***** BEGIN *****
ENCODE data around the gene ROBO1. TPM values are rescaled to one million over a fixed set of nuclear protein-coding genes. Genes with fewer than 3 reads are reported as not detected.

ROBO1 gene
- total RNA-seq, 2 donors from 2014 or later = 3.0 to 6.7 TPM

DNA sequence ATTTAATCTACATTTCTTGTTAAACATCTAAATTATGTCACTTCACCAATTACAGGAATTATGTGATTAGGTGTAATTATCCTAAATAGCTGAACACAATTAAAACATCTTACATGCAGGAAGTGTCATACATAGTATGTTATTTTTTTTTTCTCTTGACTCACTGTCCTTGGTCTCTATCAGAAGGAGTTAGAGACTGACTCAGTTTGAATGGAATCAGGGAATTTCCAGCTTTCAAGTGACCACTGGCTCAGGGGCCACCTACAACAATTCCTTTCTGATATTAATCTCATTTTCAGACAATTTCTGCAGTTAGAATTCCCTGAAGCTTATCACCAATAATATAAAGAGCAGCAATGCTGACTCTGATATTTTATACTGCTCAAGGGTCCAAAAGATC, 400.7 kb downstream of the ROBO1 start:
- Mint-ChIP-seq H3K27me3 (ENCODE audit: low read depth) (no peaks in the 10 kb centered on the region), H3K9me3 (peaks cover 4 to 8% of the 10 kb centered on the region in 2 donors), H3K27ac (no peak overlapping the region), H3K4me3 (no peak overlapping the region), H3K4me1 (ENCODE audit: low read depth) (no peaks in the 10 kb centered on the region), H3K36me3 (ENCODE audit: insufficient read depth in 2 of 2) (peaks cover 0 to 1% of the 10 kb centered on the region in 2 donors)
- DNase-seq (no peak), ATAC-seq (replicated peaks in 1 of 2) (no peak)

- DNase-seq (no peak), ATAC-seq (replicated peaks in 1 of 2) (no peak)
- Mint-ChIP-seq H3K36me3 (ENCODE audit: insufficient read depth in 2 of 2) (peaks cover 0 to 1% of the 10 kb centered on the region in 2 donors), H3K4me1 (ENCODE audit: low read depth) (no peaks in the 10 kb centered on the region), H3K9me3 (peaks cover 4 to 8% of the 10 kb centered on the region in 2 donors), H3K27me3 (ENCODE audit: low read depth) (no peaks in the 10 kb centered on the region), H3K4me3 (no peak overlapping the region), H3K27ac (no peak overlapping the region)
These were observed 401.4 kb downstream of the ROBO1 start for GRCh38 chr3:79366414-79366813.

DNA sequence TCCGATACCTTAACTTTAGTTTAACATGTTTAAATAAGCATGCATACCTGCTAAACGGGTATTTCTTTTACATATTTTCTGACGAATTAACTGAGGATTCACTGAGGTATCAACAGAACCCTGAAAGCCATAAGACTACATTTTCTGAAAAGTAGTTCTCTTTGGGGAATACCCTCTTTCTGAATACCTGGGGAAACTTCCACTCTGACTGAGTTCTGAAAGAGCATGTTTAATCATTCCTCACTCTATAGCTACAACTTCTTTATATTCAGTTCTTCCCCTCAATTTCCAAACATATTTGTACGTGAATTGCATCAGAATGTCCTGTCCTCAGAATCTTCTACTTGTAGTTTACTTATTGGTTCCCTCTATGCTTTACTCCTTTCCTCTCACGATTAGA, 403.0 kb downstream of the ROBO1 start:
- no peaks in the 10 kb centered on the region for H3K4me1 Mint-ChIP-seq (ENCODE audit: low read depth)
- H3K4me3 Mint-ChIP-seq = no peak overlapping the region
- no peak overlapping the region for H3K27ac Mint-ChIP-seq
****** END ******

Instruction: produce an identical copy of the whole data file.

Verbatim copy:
ENCODE data around the gene ROBO1. TPM values are rescaled to one million over a fixed set of nuclear protein-coding genes. Genes with fewer than 3 reads are reported as not detected.

ROBO1 gene
- total RNA-seq, 2 donors from 2014 or later = 3.0 to 6.7 TPM

DNA sequence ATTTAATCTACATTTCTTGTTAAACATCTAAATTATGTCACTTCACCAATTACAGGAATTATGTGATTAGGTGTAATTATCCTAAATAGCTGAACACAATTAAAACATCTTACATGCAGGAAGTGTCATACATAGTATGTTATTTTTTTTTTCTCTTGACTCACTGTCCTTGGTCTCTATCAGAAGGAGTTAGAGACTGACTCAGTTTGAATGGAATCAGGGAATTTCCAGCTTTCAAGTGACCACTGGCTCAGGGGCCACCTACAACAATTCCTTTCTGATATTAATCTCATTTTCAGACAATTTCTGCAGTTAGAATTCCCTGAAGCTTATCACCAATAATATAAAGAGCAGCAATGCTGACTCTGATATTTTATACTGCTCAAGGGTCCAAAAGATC, 400.7 kb downstream of the ROBO1 start:
- Mint-ChIP-seq H3K27me3 (ENCODE audit: low read depth) (no peaks in the 10 kb centered on the region), H3K9me3 (peaks cover 4 to 8% of the 10 kb centered on the region in 2 donors), H3K27ac (no peak overlapping the region), H3K4me3 (no peak overlapping the region), H3K4me1 (ENCODE audit: low read depth) (no peaks in the 10 kb centered on the region), H3K36me3 (ENCODE audit: insufficient read depth in 2 of 2) (peaks cover 0 to 1% of the 10 kb centered on the region in 2 donors)
- DNase-seq (no peak), ATAC-seq (replicated peaks in 1 of 2) (no peak)

- DNase-seq (no peak), ATAC-seq (replicated peaks in 1 of 2) (no peak)
- Mint-ChIP-seq H3K36me3 (ENCODE audit: insufficient read depth in 2 of 2) (peaks cover 0 to 1% of the 10 kb centered on the region in 2 donors), H3K4me1 (ENCODE audit: low read depth) (no peaks in the 10 kb centered on the region), H3K9me3 (peaks cover 4 to 8% of the 10 kb centered on the region in 2 donors), H3K27me3 (ENCODE audit: low read depth) (no peaks in the 10 kb centered on the region), H3K4me3 (no peak overlapping the region), H3K27ac (no peak overlapping the region)
These were observed 401.4 kb downstream of the ROBO1 start for GRCh38 chr3:79366414-79366813.

DNA sequence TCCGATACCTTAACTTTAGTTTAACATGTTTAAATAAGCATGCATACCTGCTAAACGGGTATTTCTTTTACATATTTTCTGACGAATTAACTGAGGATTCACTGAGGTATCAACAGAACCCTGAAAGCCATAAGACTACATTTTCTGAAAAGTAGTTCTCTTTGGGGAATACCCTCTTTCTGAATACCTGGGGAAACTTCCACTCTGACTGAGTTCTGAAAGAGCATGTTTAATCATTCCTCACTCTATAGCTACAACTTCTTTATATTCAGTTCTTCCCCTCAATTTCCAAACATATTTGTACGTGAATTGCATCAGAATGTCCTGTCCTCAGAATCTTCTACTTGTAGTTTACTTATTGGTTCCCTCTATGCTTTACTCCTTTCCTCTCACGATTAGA, 403.0 kb downstream of the ROBO1 start:
- no peaks in the 10 kb centered on the region for H3K4me1 Mint-ChIP-seq (ENCODE audit: low read depth)
- H3K4me3 Mint-ChIP-seq = no peak overlapping the region
- no peak overlapping the region for H3K27ac Mint-ChIP-seq